14. Niall Horan – ‘Slow Hands’
It’s hard to write a blurb about ‘Slow Hands’ without bringing up Niall’s ex-bandmates – in part because we’re raised to exist in a competitive society but also because taking shots at Liam Payne is a special form of nourishment all on its own – but Niall deserves the effort, so here’s this: ‘Slow Hands’ is a quiet masterpiece from a quiet mastermind, and a great lesson in how self-awareness is possibly the handiest tool to have in your arsenal.
13. Jax Jones feat. Demi Lovato and Stefflon Don – ‘Instruction’
It’d be nice if we could do for Jax’s career what we did for Calvin Harris’s. Let’s pencil in sometime next year, eh?
12. Anna of the North – ‘Oslo’
“I hope you’ll still be here next year.”
GUT PUNCH OF THE MILLENIUM.
11. Dua Lipa – ‘New Rules’
No other career feels like a better showcase of how much can change in twelve months than Dua Lipa’s. The success ‘New Rules’ found was of course the result of years and years of toiling, but it’s still a small miracle when any rising star gets propelled to the top, and in a year that made headlines for charts being overrun with men, Dua’s dominance felt even more spectacular. ‘New Rules’ rumbles with the same intensity and confidence that confirmed her as a star in ‘Hotter Than Hell’ – but it’s amazing to see the rest of the world catch on as well.
10. Tigertown – ‘Warriors’
Pay extra attention to that post-chorus to experience the precise sensation of what it must feel like to rip your own heart out of your chest and hand it over to someone else.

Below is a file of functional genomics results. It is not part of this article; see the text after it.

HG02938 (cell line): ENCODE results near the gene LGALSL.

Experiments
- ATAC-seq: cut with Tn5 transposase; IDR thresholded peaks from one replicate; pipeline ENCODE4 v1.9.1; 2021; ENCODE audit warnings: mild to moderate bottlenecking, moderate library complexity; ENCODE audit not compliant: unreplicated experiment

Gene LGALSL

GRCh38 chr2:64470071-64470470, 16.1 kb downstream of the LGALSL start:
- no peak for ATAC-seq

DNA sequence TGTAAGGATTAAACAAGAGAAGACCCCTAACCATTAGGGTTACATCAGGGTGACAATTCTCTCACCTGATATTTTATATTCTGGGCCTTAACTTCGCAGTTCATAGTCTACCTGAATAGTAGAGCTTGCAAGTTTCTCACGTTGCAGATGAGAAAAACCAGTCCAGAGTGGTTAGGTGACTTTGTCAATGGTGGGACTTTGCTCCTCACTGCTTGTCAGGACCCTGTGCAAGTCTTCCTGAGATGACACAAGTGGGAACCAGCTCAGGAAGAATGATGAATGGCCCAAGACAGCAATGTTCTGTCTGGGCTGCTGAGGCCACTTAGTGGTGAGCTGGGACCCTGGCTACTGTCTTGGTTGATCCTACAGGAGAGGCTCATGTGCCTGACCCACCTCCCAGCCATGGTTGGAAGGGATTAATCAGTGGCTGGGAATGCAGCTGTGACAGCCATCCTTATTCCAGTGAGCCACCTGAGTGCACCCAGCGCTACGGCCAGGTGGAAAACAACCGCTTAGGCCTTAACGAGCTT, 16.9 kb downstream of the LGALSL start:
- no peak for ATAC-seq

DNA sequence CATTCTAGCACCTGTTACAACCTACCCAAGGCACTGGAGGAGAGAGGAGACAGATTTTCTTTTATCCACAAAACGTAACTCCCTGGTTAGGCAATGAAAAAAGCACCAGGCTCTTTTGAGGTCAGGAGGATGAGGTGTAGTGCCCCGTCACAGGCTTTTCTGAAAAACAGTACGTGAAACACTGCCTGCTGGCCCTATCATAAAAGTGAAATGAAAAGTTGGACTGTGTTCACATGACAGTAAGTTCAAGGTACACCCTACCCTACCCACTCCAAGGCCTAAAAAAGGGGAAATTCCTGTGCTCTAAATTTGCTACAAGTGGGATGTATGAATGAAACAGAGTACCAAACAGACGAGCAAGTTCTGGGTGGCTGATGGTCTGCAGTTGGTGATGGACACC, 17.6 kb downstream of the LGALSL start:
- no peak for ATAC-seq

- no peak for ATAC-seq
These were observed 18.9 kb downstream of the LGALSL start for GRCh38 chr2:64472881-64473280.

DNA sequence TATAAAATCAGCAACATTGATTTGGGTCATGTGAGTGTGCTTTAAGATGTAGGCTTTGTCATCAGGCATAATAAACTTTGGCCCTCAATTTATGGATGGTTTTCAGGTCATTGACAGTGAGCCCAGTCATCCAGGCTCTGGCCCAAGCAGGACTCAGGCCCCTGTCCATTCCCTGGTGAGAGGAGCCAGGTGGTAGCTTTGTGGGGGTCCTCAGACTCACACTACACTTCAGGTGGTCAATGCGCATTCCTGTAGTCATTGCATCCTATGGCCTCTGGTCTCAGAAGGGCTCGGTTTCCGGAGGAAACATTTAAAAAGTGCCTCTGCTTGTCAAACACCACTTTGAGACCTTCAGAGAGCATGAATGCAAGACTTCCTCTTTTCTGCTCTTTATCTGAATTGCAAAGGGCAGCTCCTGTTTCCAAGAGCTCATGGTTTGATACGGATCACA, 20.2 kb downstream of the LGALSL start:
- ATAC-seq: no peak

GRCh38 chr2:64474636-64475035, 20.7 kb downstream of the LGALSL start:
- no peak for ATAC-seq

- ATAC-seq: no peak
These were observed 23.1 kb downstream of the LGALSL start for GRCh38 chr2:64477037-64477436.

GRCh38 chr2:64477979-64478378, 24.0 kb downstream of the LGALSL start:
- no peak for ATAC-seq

09. Chelsea Jade – ‘Life of the Party’
Chelsea raises an excellent point in ‘Life of the Party’. Yes, we all have plenty of mildly unfortunate qualities that we can try to downplay in order to slot into each other’s worlds better – but isn’t life far more interesting, and maybe even easier, when we learn to just work with our quirks instead? ‘Life of the Party’ is self-acceptance that’s grounded in reality – somethings aren’t perfect, but somethings can’t be changed either.
08. Moment – ‘All This Time’
‘All This Time’ is the sound of a storm brewing, as emotions build and build until they finally lash out in action. And if its verses are representative of the dark clouds gathering, the song’s chorus – particularly Rasmus’ soul-splitting high note – feels like a bolt of lightning scorching the earth.
07. Kelela – ‘LMK’
‘LMK’ proved beyond doubt that Kelela is – amongst many things – a popstar in her own right. And while she’s always felt like a fully formed act, ‘LMK’ showcases Kelela as an artist who’s more than ready to step into the next phase of her career, with her sights set on bigger and better.
06. Rita Ora – ‘Anywhere’
‘Anywhere’ is a slow grower in a great disguise. While that post-chorus is instantly appealing, there’s a sense that a large part of its purpose is to facilitate enough repeat plays to let you discover the rest of the song as well, in all its comparatively understated wistfulness. In actuality, there’s no one hero in ‘Anywhere’ – just different forms of magic to be found at every turn.
05. Mabel – ‘Bedroom’
Mabel’s at her most remarkable when she’s at her angriest, because of her logic-defying ability to deliver these dramatic emotions while still maintaining her typically cool vocals. The entirety of ‘Bedroom’ bristles with rage, but even when she’s sending a baseball through all your possessions, Mabel’s still collected enough to know not to waste time on anything that’s insured.